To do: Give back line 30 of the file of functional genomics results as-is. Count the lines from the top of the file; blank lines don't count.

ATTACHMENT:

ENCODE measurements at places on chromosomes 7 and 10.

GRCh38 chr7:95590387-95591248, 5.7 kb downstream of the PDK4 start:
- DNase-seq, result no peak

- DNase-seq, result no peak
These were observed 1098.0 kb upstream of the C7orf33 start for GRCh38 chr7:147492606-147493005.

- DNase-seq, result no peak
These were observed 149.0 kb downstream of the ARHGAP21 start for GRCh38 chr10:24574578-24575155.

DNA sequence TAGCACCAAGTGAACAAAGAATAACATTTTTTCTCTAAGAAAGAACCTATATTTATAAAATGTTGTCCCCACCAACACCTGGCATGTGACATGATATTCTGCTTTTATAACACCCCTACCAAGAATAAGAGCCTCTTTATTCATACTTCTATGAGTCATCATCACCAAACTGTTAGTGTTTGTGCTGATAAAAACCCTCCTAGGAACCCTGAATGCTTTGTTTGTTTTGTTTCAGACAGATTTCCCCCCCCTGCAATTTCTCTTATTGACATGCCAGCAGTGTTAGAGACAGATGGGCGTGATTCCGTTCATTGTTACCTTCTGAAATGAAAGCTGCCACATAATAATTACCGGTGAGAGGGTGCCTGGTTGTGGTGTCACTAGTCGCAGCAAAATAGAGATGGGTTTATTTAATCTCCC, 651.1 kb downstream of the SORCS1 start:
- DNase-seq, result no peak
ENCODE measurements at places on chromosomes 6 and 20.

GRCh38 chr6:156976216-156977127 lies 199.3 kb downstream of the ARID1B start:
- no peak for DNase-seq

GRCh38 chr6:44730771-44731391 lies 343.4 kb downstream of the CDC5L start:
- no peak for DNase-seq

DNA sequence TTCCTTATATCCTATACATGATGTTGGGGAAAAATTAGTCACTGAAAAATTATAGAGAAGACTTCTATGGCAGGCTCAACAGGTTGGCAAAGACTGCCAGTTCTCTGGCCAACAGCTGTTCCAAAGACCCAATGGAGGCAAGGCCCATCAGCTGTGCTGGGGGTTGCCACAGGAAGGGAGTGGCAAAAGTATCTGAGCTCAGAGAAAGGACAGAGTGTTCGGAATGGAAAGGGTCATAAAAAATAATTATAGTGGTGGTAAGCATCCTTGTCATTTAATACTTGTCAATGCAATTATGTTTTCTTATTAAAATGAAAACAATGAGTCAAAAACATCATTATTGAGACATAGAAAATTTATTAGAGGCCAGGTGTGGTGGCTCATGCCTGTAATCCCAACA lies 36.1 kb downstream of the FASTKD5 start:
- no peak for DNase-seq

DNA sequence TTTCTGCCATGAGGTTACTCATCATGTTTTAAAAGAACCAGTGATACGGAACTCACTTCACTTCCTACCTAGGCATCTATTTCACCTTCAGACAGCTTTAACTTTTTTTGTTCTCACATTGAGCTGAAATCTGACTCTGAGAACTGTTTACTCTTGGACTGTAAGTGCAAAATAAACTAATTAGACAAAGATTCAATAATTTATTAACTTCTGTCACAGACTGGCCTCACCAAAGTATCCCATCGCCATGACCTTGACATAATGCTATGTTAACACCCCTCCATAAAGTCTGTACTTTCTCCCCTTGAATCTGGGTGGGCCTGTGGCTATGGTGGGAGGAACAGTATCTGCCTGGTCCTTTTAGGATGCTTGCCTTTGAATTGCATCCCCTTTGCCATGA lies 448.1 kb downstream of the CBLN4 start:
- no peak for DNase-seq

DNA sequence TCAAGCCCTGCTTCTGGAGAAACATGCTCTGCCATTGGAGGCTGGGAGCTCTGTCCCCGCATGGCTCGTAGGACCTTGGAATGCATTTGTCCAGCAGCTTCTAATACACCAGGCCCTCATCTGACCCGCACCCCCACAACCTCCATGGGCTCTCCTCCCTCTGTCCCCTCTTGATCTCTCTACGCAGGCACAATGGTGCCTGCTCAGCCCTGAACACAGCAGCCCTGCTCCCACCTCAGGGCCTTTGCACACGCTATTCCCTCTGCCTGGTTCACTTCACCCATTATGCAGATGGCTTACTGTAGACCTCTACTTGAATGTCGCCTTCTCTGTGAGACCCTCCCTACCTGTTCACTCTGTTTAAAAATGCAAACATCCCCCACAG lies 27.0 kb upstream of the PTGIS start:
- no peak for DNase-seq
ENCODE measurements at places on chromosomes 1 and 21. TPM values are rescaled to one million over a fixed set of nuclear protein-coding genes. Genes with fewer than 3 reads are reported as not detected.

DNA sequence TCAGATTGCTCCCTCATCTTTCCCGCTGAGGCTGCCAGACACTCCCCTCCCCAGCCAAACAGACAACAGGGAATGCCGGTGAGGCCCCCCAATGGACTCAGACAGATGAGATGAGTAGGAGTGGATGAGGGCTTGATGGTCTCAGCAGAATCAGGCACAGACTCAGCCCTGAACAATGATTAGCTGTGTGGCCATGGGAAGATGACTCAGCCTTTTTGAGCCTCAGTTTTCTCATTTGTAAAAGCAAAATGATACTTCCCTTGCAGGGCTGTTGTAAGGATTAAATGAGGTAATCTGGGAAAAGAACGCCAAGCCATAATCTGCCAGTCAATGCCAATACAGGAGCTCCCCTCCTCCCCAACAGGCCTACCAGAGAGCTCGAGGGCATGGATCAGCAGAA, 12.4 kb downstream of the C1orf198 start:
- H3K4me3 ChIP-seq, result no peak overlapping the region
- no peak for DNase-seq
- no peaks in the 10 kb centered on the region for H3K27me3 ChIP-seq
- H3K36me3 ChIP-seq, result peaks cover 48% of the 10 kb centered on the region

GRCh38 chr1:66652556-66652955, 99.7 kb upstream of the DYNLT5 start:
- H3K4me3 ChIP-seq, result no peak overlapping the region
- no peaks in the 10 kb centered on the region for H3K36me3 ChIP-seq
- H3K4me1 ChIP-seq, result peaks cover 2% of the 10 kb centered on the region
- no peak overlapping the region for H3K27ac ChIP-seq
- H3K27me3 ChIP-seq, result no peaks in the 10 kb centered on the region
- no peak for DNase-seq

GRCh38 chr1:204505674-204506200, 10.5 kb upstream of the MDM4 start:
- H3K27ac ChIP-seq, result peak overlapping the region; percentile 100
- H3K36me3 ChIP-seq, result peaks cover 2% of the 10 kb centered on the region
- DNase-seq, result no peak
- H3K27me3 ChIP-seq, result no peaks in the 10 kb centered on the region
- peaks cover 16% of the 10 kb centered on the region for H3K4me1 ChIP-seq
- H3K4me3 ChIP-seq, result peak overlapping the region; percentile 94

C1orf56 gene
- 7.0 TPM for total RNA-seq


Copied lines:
- H3K4me1 ChIP-seq, result peaks cover 2% of the 10 kb centered on the region